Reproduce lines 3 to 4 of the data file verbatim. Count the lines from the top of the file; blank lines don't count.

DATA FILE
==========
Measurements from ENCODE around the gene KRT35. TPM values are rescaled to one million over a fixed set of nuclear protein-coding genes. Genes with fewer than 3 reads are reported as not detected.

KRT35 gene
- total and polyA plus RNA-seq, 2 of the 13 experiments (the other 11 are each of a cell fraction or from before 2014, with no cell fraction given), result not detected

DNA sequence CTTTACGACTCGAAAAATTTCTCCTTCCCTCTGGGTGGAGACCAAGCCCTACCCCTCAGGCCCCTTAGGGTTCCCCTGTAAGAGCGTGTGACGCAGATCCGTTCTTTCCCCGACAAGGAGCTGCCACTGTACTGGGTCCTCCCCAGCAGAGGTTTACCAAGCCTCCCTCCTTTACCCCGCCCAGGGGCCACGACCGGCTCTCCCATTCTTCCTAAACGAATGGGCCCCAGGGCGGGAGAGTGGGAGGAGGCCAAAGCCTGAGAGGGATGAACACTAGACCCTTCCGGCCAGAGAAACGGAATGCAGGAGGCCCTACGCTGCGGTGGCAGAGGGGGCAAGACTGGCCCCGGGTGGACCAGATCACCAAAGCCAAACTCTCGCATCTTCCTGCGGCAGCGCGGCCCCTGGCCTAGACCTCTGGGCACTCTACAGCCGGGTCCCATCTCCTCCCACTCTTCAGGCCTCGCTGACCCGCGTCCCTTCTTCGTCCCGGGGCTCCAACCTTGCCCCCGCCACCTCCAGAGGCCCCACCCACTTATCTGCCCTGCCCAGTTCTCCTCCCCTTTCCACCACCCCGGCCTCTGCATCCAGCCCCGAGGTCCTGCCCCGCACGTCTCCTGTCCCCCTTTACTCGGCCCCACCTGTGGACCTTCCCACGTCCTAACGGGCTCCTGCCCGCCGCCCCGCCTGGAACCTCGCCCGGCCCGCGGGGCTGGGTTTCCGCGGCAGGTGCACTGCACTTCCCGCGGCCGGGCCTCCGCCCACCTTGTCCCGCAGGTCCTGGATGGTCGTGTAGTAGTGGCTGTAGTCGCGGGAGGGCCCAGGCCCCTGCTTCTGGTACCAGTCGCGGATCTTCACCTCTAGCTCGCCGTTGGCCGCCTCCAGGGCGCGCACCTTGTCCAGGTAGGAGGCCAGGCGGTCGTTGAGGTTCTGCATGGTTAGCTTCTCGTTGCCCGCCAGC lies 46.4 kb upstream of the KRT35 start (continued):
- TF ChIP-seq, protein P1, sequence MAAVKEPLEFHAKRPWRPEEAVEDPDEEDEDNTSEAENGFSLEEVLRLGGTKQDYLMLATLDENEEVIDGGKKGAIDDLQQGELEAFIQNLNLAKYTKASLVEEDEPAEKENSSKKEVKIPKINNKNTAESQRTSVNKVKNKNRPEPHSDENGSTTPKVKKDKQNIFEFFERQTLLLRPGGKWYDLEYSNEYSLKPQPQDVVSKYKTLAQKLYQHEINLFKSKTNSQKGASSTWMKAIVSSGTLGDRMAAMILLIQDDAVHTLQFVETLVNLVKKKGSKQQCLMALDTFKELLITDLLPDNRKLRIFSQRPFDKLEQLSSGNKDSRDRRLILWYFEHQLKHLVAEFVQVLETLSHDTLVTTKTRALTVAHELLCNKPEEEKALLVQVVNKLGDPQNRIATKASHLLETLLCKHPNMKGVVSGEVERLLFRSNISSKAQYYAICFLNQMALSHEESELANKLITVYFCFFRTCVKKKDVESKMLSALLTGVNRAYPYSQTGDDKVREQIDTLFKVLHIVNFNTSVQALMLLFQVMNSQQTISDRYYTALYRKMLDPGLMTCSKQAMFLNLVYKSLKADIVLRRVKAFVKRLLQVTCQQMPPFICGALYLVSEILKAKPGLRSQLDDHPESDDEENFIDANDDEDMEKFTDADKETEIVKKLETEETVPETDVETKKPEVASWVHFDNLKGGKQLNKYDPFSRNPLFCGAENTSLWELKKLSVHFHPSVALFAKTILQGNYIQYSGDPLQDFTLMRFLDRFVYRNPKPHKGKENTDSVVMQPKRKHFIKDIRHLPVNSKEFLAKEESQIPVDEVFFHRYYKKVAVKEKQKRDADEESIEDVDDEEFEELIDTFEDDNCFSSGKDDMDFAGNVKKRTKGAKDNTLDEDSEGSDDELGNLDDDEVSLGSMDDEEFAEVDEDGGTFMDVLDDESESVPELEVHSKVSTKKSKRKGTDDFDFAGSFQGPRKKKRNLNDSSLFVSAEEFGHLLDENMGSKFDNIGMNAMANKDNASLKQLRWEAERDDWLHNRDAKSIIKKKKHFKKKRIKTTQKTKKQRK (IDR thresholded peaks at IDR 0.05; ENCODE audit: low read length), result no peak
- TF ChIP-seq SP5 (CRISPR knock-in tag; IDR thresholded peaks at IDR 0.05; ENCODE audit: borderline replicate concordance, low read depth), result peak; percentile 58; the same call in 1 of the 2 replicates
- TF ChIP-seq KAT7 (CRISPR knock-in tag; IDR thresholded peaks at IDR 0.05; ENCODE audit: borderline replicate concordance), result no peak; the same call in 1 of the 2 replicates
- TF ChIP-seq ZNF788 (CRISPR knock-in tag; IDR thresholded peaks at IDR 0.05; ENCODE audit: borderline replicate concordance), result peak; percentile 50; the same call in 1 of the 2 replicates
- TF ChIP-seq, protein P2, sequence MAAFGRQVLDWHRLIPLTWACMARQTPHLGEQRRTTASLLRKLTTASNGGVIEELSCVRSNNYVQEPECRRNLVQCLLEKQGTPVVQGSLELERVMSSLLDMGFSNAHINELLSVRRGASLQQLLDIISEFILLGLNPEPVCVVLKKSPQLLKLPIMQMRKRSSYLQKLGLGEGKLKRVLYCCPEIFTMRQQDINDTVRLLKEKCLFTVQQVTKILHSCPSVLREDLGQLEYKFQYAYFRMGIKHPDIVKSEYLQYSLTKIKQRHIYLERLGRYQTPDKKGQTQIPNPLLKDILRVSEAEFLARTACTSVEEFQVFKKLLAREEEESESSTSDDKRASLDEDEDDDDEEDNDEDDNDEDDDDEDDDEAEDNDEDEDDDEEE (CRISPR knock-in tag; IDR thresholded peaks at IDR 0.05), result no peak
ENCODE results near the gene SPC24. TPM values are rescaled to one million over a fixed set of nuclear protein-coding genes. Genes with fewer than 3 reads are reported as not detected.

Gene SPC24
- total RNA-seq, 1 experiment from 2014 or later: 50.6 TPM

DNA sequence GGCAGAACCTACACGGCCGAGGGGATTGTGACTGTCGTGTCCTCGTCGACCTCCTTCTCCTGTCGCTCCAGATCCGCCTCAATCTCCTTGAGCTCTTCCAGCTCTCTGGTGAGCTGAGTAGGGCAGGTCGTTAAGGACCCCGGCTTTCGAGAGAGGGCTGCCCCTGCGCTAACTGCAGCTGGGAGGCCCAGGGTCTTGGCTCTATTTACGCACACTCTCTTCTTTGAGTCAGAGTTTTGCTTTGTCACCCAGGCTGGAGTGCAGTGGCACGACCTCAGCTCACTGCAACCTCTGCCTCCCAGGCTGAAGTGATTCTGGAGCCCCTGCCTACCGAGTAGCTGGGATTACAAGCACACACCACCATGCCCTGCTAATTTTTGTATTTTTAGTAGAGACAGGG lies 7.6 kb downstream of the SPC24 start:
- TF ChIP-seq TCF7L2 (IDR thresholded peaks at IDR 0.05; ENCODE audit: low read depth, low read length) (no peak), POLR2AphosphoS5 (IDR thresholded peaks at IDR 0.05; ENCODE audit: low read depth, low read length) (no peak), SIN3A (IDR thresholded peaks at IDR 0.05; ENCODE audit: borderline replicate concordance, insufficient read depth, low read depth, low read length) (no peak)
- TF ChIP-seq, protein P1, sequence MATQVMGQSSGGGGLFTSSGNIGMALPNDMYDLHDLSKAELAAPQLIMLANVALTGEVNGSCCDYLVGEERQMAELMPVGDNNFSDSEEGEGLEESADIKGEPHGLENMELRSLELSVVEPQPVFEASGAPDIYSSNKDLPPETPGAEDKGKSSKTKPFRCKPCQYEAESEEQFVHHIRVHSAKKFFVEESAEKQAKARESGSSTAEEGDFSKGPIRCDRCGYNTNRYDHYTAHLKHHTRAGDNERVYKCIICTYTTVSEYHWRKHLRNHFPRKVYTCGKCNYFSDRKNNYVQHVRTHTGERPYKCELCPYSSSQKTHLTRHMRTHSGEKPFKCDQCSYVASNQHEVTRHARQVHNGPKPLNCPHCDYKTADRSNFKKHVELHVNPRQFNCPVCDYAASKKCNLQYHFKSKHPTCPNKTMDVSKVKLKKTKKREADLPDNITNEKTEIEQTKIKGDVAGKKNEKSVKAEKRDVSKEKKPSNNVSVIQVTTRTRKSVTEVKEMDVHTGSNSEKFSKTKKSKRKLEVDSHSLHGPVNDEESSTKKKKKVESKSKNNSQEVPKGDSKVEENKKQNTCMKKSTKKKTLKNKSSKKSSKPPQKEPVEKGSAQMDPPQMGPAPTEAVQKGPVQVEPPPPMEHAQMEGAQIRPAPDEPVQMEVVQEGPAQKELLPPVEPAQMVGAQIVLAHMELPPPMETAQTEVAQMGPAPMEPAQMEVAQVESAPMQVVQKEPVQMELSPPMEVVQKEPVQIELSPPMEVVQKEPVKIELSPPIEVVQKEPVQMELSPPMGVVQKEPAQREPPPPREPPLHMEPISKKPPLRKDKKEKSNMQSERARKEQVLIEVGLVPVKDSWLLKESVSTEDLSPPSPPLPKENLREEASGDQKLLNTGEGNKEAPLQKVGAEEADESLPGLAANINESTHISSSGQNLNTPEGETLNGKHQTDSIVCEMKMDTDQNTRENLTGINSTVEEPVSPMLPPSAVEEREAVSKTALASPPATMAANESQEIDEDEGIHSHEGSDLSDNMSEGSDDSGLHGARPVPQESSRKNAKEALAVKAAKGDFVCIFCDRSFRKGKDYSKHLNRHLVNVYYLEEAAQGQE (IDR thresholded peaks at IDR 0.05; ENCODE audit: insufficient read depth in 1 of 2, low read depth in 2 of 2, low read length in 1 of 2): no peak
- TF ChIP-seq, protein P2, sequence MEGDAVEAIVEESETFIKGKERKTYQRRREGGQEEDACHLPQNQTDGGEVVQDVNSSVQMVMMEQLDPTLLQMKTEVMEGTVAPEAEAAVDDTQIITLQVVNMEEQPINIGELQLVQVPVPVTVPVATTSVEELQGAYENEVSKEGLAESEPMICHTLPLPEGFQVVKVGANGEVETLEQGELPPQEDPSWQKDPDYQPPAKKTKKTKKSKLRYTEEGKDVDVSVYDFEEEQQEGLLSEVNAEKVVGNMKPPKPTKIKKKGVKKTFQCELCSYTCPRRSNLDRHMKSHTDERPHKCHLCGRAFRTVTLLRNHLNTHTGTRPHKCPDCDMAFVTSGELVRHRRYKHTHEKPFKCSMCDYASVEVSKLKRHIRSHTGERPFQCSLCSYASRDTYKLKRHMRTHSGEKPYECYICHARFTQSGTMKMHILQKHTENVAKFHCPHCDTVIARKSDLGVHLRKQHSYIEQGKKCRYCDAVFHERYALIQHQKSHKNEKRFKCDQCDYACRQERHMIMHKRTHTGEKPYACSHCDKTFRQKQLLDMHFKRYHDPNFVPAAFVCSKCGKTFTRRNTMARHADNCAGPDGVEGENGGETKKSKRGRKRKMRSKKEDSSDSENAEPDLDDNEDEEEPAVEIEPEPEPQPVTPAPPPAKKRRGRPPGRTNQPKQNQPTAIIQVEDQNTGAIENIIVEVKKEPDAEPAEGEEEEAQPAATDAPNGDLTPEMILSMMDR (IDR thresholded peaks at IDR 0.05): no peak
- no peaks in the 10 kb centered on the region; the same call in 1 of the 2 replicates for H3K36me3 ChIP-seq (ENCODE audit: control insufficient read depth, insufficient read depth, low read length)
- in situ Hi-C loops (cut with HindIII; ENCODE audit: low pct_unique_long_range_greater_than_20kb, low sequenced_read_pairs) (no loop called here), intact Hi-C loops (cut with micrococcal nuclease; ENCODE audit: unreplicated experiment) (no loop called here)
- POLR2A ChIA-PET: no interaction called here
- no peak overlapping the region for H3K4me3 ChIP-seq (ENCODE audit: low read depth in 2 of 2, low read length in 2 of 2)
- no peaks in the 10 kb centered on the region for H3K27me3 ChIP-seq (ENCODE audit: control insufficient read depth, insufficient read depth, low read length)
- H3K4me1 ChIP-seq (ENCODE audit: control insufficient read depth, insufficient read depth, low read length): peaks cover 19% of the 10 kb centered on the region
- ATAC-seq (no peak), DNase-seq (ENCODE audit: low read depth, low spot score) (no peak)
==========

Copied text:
- total and polyA plus RNA-seq, 2 of the 13 experiments (the other 11 are each of a cell fraction or from before 2014, with no cell fraction given), result not detected

DNA sequence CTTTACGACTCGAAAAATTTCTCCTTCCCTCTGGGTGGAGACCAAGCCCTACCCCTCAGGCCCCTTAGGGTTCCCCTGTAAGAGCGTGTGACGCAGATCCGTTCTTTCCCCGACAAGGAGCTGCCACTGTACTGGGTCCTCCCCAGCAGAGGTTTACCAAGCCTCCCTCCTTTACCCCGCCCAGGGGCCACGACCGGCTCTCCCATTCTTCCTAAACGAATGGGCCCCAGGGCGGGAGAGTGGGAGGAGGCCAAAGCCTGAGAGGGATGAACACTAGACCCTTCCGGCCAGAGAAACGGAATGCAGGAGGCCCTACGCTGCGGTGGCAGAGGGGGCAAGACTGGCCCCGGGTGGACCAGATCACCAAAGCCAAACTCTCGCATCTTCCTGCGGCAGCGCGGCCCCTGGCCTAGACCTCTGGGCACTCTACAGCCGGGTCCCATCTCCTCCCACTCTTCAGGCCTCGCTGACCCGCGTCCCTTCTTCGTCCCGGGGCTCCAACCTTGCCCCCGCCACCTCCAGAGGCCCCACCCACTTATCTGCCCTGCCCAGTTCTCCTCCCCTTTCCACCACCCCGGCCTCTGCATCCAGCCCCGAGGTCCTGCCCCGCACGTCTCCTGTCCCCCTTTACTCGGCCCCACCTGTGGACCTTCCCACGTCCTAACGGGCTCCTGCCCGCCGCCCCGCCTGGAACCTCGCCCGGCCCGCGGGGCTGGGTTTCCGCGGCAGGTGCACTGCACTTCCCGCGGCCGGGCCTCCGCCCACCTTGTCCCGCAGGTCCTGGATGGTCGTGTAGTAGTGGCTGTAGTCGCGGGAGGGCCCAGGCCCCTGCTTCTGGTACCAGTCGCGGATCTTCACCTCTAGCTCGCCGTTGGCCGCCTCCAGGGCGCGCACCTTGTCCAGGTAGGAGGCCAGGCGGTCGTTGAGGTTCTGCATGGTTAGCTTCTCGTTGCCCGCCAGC lies 46.4 kb upstream of the KRT35 start (continued):